http://orwh.od.nih.gov/cfs.html
    http://orwh.od.nih.gov/cfs/cfsWGroster.html
    Maybe Dr. Unger could redirect some CDC energy, funds if they start one xmrv study in cfs.
    I don't the CFSAC should be afraid to ask for the Centers for Excellence. Sebellius has money for new clinics for underserved populations.
    Dr. Koh was very personable and smart, but had no clue about anything going on with ME/CFS. I hope he wants to learn.​
     
  4. oerganix

    oerganix Senior Member

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    According to the NIH website, CFS is slated to get $5 million for research in 2011...the same as this year. And the same amount the Whittemore's put up to start WPI. Pathetic.

    If there are 4 million CFS sufferers, as per CDC, that's $1.25 per patient. The 1300 Americans who got malaria last year will have more than $89,000 per patient directed at their disease next year, and the cause and treatment are already known.
     
  5. Dolphin

    Dolphin Senior Member

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    I think quoting other illnesses can be risky.

    I don't know much about malaria but
    "According to the World Health Organization there are 300 to 500 million clinical cases of malaria each year resulting in 1.5 to 2.7 million deaths." (source: http://archive.idrc.ca/books/reports/1996/01-07e.html ).
    This little piece mentions the problem of drug resistance and also that the amount of the world affected is growing.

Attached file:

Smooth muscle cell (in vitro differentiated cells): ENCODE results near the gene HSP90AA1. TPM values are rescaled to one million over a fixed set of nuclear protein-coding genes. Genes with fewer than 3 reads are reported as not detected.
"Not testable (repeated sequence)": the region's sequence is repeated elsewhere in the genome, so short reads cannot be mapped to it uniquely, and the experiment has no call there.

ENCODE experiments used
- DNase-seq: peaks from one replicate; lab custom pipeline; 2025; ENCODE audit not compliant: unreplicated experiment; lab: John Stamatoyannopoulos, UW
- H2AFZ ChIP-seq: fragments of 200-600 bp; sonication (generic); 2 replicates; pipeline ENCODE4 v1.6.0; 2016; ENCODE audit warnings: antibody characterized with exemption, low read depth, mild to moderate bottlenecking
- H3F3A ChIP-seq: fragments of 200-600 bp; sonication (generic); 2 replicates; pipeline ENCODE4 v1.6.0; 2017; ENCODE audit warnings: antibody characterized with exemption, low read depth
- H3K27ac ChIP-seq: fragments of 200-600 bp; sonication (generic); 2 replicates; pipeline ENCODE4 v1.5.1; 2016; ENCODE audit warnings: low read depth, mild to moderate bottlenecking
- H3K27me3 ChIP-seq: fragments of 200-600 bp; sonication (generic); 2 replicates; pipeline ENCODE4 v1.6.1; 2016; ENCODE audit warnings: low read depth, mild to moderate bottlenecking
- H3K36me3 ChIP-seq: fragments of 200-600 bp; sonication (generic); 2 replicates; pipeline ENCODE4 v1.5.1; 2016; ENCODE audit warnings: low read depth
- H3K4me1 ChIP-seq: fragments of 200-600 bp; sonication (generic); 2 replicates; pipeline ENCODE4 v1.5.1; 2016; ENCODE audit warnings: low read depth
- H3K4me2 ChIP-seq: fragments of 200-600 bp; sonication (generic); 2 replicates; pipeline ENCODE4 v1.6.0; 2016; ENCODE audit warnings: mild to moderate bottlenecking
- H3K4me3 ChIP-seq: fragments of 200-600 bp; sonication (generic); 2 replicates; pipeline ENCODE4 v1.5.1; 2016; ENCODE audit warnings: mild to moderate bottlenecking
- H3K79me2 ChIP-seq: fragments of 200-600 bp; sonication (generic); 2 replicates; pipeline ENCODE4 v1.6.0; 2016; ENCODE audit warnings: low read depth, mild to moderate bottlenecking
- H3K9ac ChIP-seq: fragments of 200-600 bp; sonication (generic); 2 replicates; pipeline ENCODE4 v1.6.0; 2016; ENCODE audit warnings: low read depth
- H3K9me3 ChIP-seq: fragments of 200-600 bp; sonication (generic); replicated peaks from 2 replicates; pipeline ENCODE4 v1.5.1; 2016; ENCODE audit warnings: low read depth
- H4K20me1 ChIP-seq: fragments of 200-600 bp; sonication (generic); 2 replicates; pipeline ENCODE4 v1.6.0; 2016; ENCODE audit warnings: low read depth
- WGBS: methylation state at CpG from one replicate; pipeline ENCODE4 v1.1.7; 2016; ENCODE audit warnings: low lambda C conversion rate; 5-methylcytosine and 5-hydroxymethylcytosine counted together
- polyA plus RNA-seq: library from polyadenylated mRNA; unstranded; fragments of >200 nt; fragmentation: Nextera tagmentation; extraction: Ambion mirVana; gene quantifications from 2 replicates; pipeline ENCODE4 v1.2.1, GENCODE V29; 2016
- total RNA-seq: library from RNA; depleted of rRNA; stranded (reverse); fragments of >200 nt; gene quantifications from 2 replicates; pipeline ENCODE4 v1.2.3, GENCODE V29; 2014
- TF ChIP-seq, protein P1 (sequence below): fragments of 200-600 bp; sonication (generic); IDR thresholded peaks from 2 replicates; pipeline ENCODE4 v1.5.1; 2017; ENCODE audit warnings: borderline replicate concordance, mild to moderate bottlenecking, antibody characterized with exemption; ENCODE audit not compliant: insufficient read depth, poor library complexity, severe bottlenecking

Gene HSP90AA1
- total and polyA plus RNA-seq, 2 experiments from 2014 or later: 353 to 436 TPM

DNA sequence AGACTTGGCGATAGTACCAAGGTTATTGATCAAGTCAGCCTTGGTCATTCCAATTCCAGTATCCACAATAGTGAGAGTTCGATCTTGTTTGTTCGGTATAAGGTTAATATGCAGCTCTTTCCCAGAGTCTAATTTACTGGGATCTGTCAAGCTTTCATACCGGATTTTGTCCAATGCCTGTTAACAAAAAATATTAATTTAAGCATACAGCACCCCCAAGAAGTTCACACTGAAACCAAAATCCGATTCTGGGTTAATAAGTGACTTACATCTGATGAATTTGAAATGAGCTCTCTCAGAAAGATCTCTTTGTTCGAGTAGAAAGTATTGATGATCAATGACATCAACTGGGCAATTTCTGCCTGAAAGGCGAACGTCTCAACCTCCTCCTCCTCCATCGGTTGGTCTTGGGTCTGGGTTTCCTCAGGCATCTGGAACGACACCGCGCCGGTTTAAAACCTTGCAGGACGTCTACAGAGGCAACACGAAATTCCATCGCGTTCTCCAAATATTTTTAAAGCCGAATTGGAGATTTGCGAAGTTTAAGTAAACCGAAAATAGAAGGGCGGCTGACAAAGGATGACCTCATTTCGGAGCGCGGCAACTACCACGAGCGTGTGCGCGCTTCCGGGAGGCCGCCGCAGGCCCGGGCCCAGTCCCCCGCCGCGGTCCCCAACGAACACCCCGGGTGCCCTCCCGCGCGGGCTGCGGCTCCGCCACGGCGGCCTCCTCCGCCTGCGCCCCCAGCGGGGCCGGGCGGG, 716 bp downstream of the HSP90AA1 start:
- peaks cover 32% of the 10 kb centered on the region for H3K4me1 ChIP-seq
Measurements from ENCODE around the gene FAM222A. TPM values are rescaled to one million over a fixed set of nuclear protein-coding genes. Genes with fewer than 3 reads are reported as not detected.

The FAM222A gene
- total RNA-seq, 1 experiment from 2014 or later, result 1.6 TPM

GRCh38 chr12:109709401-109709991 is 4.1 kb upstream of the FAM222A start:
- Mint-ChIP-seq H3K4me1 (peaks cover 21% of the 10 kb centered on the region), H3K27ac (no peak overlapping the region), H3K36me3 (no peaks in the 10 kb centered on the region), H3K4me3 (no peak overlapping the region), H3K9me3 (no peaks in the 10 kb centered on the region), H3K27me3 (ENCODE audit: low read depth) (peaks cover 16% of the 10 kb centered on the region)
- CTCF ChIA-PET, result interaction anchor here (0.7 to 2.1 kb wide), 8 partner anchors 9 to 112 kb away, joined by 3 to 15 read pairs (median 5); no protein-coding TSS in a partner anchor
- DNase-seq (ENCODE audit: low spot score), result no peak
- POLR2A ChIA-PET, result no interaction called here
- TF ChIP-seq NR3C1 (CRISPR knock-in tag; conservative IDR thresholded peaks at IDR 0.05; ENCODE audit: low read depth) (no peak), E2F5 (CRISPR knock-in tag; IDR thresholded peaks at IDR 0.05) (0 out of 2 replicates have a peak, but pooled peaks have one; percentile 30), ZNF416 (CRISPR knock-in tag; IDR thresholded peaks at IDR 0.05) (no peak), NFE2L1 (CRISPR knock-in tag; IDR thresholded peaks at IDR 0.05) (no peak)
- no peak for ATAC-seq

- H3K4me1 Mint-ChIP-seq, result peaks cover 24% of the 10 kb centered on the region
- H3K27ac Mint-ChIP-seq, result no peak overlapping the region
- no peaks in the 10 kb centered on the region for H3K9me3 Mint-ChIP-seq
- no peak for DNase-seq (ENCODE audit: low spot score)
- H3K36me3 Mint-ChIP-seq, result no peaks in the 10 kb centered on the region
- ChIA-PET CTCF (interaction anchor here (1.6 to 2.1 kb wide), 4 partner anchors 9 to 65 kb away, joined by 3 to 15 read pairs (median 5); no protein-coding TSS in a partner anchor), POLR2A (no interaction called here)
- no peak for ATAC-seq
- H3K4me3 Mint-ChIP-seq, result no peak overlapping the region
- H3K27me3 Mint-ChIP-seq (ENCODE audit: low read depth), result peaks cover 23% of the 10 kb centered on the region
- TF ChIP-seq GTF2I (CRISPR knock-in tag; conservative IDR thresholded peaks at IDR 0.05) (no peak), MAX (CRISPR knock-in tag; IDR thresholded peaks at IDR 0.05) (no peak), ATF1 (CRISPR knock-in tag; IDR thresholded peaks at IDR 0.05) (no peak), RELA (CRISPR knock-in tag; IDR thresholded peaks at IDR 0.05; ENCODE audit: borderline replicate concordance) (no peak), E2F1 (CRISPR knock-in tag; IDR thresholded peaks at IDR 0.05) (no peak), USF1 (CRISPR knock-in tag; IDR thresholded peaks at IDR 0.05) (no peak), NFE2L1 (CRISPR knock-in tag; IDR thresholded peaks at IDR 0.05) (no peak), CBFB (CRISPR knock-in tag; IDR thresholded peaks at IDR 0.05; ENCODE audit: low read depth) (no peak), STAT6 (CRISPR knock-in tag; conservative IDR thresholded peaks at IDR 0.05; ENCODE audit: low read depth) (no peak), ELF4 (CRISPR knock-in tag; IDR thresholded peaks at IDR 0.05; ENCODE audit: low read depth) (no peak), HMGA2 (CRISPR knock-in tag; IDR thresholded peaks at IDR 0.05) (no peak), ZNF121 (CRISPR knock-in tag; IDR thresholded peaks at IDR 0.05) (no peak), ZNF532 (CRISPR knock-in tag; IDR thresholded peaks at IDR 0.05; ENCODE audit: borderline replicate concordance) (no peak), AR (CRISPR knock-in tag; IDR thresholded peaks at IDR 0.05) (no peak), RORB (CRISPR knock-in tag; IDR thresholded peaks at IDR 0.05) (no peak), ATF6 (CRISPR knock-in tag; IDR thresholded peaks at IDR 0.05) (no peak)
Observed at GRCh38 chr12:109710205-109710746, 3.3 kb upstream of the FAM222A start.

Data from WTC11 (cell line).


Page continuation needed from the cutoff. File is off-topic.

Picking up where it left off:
Malaria can also land people in hospital which can be expensive to health systems.

    I remember at one of the previous CFSAC meetings (I think it was or maybe the CDC feedback meeting) somebody complained another condition, which didn't have the best of name, got a similar amount of funding even though it was a lot rarer. However, when I looked, the condition was something like Alzheimer's in children so criticising such funding might backfire if somebody had direct or indirect knowledge of the condition and thought it also deserved funding.
     
  6. citybug

    citybug Senior Member

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    That shows what can happen when you have someone higher up in the food chain backing you, and this is a priority of Obama's. I think we should write to this guy too, not putting down other program, but telling how much of an emergency XMRV and CFS are. (I keep looking at the CDC and NIH charts trying to figure out where we are.)

    Rear Admiral Ali S. Khan is currently an Assistant Surgeon General and the Acting Director of the National Center for Zoonotic, Vector-borne, and Enteric Diseases, Centers for Disease Control and Prevention [CDC], Department of Health and Human Services.

    Acting Director of the National Center for Zoonotic, Vector-Borne, and Enteric Diseases (ZVED)